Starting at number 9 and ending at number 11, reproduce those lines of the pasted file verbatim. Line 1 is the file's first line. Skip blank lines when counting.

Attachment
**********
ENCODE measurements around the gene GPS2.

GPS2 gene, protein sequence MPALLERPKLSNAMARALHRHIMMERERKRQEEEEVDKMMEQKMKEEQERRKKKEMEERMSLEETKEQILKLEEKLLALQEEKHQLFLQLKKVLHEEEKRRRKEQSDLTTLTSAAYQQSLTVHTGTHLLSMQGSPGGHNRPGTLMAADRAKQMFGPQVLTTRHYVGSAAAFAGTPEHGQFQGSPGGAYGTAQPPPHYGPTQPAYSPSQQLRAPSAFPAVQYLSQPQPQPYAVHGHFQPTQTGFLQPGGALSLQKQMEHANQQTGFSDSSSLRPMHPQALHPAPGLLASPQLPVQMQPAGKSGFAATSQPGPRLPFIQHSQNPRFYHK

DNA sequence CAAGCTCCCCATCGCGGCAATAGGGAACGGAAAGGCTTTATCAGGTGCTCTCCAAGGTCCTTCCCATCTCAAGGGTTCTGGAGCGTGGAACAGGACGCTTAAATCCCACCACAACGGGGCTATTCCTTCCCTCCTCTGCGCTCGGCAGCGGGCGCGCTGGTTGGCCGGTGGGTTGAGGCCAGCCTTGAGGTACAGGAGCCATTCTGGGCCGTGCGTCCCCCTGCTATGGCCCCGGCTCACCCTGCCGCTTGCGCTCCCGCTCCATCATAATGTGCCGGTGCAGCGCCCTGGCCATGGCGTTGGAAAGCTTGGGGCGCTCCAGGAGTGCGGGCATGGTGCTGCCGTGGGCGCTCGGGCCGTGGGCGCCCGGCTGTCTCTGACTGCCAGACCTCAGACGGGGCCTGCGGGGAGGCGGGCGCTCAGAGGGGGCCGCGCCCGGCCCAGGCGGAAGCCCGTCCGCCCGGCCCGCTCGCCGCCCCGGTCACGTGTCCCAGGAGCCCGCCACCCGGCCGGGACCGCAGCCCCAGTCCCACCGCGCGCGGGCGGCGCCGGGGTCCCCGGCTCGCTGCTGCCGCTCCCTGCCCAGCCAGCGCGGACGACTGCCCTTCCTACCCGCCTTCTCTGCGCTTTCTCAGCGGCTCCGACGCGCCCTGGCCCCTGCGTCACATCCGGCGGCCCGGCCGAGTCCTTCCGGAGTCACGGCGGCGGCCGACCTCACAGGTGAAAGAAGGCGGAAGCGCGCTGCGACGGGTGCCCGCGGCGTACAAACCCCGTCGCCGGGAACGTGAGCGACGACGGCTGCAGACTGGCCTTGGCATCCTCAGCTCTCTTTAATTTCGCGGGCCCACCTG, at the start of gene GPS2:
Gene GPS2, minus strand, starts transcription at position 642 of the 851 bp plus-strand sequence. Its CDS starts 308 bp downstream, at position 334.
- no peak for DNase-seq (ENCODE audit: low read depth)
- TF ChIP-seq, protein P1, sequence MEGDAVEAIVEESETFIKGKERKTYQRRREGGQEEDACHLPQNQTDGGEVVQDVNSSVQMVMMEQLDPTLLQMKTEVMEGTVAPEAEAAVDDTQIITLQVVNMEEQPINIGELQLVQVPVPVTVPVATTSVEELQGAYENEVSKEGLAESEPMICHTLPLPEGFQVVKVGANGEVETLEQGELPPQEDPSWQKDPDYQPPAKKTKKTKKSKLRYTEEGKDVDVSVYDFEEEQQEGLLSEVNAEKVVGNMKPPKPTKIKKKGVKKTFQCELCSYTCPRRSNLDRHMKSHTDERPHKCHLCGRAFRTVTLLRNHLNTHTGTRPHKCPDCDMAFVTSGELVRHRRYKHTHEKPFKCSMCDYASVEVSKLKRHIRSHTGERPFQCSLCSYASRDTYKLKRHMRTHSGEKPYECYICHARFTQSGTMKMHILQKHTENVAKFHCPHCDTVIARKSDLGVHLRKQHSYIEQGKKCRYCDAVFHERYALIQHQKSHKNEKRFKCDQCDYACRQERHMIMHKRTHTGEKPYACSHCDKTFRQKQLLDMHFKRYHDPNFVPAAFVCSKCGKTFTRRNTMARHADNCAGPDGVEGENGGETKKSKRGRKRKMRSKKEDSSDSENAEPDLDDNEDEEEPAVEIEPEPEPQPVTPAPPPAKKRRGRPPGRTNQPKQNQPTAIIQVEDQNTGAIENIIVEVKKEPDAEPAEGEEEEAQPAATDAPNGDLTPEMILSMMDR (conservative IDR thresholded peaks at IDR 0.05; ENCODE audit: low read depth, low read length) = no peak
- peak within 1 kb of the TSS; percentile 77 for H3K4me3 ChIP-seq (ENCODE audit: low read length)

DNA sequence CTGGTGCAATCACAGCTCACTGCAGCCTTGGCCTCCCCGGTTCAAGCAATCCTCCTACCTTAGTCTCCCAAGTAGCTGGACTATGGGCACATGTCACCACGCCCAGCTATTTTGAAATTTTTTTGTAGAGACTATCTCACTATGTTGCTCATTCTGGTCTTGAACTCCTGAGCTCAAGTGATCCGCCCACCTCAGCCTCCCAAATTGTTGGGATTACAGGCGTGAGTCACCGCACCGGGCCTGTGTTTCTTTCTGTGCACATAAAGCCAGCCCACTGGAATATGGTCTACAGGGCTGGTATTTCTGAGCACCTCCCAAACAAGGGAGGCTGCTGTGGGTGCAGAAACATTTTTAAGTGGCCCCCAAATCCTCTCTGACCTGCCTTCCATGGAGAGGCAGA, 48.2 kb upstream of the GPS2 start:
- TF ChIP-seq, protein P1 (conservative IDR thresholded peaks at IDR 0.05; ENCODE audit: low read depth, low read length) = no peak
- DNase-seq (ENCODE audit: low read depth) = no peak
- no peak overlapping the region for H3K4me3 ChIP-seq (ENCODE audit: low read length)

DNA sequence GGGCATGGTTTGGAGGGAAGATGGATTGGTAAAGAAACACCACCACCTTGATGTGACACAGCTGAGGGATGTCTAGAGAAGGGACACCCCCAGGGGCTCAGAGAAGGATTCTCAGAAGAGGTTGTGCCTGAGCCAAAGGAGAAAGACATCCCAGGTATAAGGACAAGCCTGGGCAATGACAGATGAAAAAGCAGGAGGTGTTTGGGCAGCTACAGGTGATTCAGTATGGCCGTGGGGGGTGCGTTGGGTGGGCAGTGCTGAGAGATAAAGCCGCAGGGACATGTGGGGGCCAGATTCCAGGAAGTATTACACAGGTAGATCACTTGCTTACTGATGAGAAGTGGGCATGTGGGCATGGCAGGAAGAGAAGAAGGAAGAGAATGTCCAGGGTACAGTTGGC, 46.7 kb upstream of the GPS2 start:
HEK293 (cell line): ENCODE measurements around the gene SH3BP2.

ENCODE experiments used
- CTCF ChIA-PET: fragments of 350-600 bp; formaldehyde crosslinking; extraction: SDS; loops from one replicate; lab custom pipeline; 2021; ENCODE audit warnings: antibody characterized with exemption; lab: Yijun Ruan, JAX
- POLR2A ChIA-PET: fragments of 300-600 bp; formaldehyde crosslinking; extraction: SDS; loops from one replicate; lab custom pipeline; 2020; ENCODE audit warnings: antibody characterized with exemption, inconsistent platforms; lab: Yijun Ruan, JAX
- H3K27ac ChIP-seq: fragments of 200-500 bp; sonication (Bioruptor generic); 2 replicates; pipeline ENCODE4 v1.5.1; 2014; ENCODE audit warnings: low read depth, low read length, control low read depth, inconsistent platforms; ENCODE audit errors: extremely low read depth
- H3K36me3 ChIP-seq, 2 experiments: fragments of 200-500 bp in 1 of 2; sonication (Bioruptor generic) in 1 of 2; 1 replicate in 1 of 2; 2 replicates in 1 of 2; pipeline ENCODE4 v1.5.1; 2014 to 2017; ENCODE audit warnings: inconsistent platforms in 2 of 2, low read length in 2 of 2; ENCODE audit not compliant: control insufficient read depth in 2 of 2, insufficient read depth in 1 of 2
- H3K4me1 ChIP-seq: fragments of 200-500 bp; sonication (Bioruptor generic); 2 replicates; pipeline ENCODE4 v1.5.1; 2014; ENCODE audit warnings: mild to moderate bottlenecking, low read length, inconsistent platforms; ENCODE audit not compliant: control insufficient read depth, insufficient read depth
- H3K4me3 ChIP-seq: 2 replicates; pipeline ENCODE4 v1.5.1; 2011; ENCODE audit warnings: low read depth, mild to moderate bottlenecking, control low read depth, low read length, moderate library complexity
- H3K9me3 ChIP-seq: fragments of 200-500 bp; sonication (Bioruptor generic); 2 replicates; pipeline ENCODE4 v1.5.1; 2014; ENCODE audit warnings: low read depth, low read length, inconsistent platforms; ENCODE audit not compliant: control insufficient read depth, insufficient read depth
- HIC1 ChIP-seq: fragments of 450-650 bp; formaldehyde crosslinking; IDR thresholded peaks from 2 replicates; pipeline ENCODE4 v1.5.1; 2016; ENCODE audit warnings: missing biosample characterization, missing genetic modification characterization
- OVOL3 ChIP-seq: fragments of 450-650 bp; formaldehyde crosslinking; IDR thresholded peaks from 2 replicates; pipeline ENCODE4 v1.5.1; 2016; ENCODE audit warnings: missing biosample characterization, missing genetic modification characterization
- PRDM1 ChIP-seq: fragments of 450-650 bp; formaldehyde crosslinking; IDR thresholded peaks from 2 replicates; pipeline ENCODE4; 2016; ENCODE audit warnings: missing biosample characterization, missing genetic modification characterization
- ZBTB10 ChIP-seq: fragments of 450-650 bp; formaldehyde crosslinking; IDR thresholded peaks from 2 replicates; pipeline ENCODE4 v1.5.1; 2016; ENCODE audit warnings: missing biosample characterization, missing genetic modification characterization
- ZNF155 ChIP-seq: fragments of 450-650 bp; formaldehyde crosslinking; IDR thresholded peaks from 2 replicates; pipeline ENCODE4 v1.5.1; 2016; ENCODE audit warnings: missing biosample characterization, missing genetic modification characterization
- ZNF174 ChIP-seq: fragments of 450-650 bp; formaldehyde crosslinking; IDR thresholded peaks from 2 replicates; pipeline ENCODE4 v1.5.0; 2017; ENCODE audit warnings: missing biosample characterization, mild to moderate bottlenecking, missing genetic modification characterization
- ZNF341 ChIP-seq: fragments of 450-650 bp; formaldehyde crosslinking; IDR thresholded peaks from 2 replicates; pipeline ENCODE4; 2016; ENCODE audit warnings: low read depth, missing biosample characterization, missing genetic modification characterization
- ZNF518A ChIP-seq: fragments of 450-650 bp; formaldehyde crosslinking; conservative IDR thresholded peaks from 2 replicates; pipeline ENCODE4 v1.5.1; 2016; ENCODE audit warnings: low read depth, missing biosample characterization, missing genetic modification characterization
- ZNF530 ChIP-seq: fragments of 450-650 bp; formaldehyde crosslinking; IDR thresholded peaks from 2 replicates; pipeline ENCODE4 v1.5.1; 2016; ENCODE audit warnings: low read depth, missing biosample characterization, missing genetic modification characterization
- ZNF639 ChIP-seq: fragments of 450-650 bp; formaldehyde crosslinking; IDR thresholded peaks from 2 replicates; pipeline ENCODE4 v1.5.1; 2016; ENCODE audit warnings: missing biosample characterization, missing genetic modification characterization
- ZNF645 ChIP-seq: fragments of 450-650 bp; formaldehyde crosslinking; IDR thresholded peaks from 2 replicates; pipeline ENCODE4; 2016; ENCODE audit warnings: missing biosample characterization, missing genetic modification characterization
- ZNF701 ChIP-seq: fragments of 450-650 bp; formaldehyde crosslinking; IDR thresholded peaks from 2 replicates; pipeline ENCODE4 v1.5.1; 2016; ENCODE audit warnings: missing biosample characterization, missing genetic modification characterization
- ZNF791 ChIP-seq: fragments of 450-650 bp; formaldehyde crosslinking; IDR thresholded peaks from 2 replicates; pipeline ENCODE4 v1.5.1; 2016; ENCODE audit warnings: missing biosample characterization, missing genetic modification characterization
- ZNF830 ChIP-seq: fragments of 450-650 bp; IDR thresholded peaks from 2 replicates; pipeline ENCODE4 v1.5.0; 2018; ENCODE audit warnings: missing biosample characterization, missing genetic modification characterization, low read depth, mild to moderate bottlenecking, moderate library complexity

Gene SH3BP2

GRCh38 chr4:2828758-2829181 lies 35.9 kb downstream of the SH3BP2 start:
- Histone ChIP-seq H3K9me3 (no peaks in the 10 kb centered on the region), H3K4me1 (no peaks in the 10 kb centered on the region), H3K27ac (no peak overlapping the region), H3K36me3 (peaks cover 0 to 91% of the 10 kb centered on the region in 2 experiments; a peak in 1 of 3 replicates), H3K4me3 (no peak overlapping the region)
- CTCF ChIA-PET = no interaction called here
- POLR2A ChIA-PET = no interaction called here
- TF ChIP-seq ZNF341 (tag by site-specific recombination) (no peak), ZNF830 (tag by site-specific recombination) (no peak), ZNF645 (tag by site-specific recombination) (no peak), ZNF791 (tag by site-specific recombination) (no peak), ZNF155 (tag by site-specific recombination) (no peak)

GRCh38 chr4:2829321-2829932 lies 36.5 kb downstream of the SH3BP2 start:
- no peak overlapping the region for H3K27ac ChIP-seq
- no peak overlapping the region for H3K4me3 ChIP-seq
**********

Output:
- TF ChIP-seq, protein P1 (conservative IDR thresholded peaks at IDR 0.05; ENCODE audit: low read depth, low read length) = no peak
- DNase-seq (ENCODE audit: low read depth) = no peak
- no peak overlapping the region for H3K4me3 ChIP-seq (ENCODE audit: low read length)